It seems most effective today to apply servant leadership. The manager and the team determine the priorities together. And the team is then given the freedom to use the expertise and creativity of its team members to achieve the prioritized goals.
In other words, the team members know better than the manager how to handle this and can, therefore, determine this themselves. the danger that lurks here, however, is the illusion that it can give that the manager no longer has to indicate direction himself.
Servant leadership is not only servant to the teams, but also to the assignment. In addition to purely serving-, transformational leadership is also required. Especially in the current situation.
This is primarily about setting priorities. The serving (and same time transformational) leader does not have his own gain or honour as the first priority, but the interest of the organization as a whole, including the people who work within it. He is committed to this and sacrifices his self-interest if necessary.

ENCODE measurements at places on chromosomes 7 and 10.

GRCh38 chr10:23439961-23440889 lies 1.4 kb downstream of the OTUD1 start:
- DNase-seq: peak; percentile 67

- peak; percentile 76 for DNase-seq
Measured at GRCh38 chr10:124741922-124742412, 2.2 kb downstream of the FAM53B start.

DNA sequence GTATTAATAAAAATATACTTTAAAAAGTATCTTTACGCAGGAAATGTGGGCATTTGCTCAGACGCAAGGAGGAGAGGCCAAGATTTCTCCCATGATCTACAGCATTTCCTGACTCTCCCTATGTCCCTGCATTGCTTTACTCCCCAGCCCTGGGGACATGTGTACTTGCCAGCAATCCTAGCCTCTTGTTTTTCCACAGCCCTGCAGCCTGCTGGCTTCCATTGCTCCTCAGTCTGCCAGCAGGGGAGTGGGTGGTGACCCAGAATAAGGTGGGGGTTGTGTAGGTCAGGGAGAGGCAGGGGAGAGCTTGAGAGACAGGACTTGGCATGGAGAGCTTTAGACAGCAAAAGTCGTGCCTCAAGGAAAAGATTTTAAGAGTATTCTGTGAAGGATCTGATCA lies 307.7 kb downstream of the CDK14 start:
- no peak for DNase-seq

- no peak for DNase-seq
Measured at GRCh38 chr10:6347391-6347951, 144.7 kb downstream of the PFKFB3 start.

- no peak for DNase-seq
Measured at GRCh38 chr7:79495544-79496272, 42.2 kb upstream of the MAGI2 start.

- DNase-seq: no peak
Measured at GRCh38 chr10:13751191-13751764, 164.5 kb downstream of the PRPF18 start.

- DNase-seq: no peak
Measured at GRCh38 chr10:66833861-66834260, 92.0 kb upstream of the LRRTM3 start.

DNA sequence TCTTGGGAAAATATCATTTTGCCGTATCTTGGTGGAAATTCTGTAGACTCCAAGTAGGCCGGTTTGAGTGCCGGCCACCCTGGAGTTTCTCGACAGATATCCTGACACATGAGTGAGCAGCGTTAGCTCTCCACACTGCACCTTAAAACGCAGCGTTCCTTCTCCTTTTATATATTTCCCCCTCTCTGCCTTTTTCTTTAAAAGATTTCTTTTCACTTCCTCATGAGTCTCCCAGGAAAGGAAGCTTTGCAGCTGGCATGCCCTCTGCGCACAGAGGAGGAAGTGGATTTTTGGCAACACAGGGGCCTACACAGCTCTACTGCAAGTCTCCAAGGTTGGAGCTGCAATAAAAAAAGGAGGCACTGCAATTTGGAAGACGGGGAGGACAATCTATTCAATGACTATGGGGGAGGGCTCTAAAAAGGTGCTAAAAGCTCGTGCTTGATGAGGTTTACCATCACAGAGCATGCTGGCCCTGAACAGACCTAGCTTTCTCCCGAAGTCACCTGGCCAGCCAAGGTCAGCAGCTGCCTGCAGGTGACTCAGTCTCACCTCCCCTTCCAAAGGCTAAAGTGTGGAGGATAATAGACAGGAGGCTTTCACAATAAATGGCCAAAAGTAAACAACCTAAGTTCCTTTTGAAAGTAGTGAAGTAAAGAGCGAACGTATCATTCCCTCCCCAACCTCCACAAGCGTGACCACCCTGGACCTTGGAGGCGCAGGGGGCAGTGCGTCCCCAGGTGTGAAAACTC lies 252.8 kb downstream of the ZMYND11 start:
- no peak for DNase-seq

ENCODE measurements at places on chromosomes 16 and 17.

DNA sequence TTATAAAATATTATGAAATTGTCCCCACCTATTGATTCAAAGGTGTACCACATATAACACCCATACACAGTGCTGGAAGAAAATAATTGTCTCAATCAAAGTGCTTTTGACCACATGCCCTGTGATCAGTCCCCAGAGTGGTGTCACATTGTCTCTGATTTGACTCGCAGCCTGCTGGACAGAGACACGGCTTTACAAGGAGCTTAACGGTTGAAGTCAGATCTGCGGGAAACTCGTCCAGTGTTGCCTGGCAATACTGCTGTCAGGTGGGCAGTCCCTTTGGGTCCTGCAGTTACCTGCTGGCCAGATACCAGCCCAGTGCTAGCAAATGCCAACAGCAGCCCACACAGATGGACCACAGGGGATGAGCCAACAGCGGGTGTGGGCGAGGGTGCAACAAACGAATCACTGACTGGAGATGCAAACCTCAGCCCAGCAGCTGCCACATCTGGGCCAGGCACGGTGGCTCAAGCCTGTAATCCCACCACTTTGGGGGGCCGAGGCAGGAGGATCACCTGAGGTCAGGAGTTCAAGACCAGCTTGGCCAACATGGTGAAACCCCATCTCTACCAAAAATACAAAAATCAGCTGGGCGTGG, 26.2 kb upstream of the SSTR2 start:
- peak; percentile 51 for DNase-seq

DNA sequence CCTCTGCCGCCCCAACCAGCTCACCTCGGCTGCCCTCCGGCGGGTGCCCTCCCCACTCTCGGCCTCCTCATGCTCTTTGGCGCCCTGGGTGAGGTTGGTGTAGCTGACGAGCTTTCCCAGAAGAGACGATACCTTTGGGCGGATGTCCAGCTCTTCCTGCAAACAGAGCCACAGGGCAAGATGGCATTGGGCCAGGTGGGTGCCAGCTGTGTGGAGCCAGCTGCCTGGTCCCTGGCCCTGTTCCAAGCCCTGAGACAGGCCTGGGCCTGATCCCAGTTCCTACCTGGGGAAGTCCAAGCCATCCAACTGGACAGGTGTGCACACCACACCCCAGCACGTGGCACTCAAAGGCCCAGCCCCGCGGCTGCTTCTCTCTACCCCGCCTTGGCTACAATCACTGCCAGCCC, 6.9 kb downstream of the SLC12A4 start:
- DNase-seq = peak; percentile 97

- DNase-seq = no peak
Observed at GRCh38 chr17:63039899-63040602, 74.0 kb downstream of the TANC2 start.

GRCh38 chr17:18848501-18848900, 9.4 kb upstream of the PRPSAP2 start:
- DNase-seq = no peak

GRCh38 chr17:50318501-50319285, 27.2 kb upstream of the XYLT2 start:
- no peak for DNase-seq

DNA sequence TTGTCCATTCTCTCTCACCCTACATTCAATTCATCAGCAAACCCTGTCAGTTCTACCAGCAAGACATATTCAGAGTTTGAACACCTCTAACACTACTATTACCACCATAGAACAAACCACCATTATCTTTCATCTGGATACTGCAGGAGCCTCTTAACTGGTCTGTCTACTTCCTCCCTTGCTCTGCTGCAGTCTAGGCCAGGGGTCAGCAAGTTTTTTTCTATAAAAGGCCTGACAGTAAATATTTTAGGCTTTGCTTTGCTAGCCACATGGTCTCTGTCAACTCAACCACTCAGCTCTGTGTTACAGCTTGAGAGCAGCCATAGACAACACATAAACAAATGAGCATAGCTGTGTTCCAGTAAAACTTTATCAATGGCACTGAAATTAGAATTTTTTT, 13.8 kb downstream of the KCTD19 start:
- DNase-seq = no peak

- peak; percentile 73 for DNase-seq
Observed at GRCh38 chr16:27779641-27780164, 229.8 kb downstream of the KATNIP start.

In my view, the ideal, serving / transformational leader should be able to do more than just promote the sense of community and focus on the personal situation of his employees in relation to the environment at this moment of crisis.
From this position, s/he leads and takes the responsibility to act when necessary. S/he confronts and corrects group members who lose sight of or endanger the common group interest. Less popular decisions are sometimes inevitable for this, even in times of crisis.
Such a team achieves high performance if the manager manages to create a climate of psychological safety. After all, in a crisis, you can only find out what works and what doesn’t: by doing it. In other words, an empirical approach to try and test. And that means thinking from the customer’s perspective and experimenting.